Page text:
Moro Rock is a granite exfoliation dome that protrudes over Kaweah Canyon on the edge of Giant Forest. The exceptionally well-engineered trail is carved into the rock, often meandering through tight spaces and over steep stairs before emerging at the top. From the summit, one can see the hazy San Joaquin Valley, Kaweah Canyon, the Great Western Divide, and the rolling, forested country of the Western Sierra.
An exfoliation dome occurs when a large chunk of subterranean molten rock rises rapidly to the surface, cooling and crystalizing as it goes. This hunk of molten rock, called a pluton, punches through the overlying rock and emerges as a rounded “dome.” The exfoliation piece occurs as the dome weathers over time. Much like an onion, the various layers of the dome will weather away concentrically, leaving large sheets to “peel off” through erosion from ice, water, and wind. All through this hike, there is abundance evidence of this erosionary force.
The Sierras are full of these domes, with many of the most famous occurring in Yosemite Valley. Sequoia’s exfoliation domes, with the exception of Moro Rock, are less obvious and accessible, but Moro Rock is as fine an example as you can find, not to mention being easily accessible. The wonderful thing about Moro Rock is that, aside from having to climb 300 feet in a quarter of a mile, this is the quickest and easiest way to view the stunning landscape of the Great Western Divide, a line of 12,000’ peaks dividing the Kaweah River watershed from the Kern River watershed.
Much of the Sequoia experience occurs within forest, but Moro Rock is a great chance to get your head above the trees and take in this spectacular landscape. The other enjoyable aspect of Moro Rock is the opportunity to catch one of those brilliant Sierran sunsets. The summit of the rock offers unparalleled 360 degree views, including to the hazy plains and foothills below. While nobody can say that the smog is a good thing, the silver (or red) lining is that the smog produces fantastic sunsets with a vivid palette of fiery colors. The Giant Forest area offers a number of these sunset spots, including Beetle Rock, Sunset Rock, Hanging Rock, and Little Baldy; however, Moro Rock is the best of all these spots due to the superlative views.
The trail is a straight-forward affair. From the parking area, you will pass by a few information kiosks explaining about the construction of the trail and the geologic history of the rock. Beyond that, you will find a staircase that immediately begins climbing along the east side of the rock. This trail was built in the 1930’s by the Civilian Conservation Corps. The CCC cut, blasted, and poured concrete in wherever possible to create the snaking, vertiginous trail. The trail itself is a marvel of engineering just as much as Moro Rock is a marvel of geology. However, this is not an easy trail for those with a fear of heights. There are guard rails, but frequently those guard rails are all that stand between the hiker and a 1,000 foot vertical fall.
If you’re afraid of heights, you may want to walk in a few hundred feet to enjoy the views of the Great Western Divide. Should you choose to continue on, you’ll not only get the Great Western Divide views, but as you wind through the often narrow and twisted staircase trail, you’ll achieve the views west to the valley, along with the views north over Tokopah Valley, Mt. Silliman, and toward the higher peaks of Kings Canyon. The views west are often disappointing due to air pollution, although on the rare clear days one can see out to the Coast Ranges. Once at the top, you’ll get a strong “top of the world” sensation that comes with climbing peaks, even though this isn’t a traditional peak-bagging experience. The summit is a narrow flat strip with the dome receding precipitously on both sides. Guard rails hem in the traffic, and if you’re comfortable with the heights, you can hunker down and savor the views.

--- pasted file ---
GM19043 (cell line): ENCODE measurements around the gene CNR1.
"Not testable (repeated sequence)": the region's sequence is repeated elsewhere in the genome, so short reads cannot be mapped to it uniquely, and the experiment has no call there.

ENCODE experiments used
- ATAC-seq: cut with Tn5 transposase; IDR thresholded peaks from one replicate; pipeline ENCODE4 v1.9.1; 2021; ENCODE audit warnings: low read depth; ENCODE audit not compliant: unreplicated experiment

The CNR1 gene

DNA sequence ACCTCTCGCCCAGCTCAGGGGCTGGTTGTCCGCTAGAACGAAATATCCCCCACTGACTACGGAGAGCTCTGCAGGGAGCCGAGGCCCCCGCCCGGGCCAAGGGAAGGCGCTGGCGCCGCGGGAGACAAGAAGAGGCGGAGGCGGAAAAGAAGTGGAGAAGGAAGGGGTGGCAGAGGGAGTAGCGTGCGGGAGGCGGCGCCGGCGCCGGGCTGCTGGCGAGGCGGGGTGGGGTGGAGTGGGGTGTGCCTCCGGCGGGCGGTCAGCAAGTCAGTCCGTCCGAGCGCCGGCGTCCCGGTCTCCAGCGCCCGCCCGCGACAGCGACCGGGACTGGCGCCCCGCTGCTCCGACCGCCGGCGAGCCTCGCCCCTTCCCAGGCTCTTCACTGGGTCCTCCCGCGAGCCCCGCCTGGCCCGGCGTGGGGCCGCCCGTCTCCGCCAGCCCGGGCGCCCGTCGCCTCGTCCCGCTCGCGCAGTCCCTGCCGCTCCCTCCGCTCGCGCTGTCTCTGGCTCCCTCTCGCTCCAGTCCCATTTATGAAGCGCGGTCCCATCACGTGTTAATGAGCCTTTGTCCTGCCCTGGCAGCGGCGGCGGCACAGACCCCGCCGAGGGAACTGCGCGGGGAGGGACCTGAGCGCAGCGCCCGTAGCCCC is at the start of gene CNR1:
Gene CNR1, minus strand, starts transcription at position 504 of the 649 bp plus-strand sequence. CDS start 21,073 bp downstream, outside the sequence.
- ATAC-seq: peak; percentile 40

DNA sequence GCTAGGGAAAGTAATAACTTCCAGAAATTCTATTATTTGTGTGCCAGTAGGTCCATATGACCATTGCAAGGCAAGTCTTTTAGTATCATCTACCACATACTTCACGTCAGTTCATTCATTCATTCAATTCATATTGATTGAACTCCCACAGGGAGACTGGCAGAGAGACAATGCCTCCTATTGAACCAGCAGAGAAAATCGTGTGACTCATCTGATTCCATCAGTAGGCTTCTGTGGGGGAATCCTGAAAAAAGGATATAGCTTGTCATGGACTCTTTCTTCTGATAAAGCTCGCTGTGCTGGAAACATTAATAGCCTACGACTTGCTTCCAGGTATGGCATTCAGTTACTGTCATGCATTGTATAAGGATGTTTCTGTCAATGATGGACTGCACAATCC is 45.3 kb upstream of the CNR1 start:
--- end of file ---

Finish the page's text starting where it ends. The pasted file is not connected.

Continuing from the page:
Interpretive signs will point out the various landmarks, including the peaks on the Great Western Divide. Nearby Alta Peak is also prominent in the view, while the Castle Rock formation across Kaweah Canyon, including the sheer depth of Kaweah Canyon itself, inspires no small amount of awe. Once you’ve seen enough, simply return back down the staircase. The trail is very easy to follow. In fact, you would be facing catastrophe by not following it, which would only happen if you deliberately stepped off the trail due to the sheer cliff on either side.
After a quarter of a mile, you will return to the parking lot. If it’s still early, you might wish to follow a few of the nearby trails that lead off in different directions. The Sugar Pine Trail leads back to Crescent Meadow. The Moro Rock Trail will pass by Hanging Rock before returning to the Giant Forest Museum. Should you wish to utilize these trails together to make a longer hiking experience, I recommend getting a map at the Lodgepole Visitor Center, as the Giant Forest trailhead can be a little confusing without something to indicate what trail goes where.
Things to know:
– Given that Moro Rock is an exposed high point, it is subject to lightning strikes from summer thunderstorms. If there is any indication that the weather could turn south, get off the rock immediately to avoid the possibility of getting struck by lightning.
– Moro Rock is also dangerous when covered in snow or during icy conditions. Given how the trail is carved into the side of a rock with 1,000 foot drops on either side, common sense would dictate that this is not a place to practice your snow shoeing skills.
– If sunsets are your thing, you may also want to check out the following spots in the Giant Forest area: Beetle Rock, Sunset Rock, Hanging Rock, and Little Baldy Peak
Tags: exfoliation dome, Giant Forest, Moro Rock, Sequoia National Park, sunsets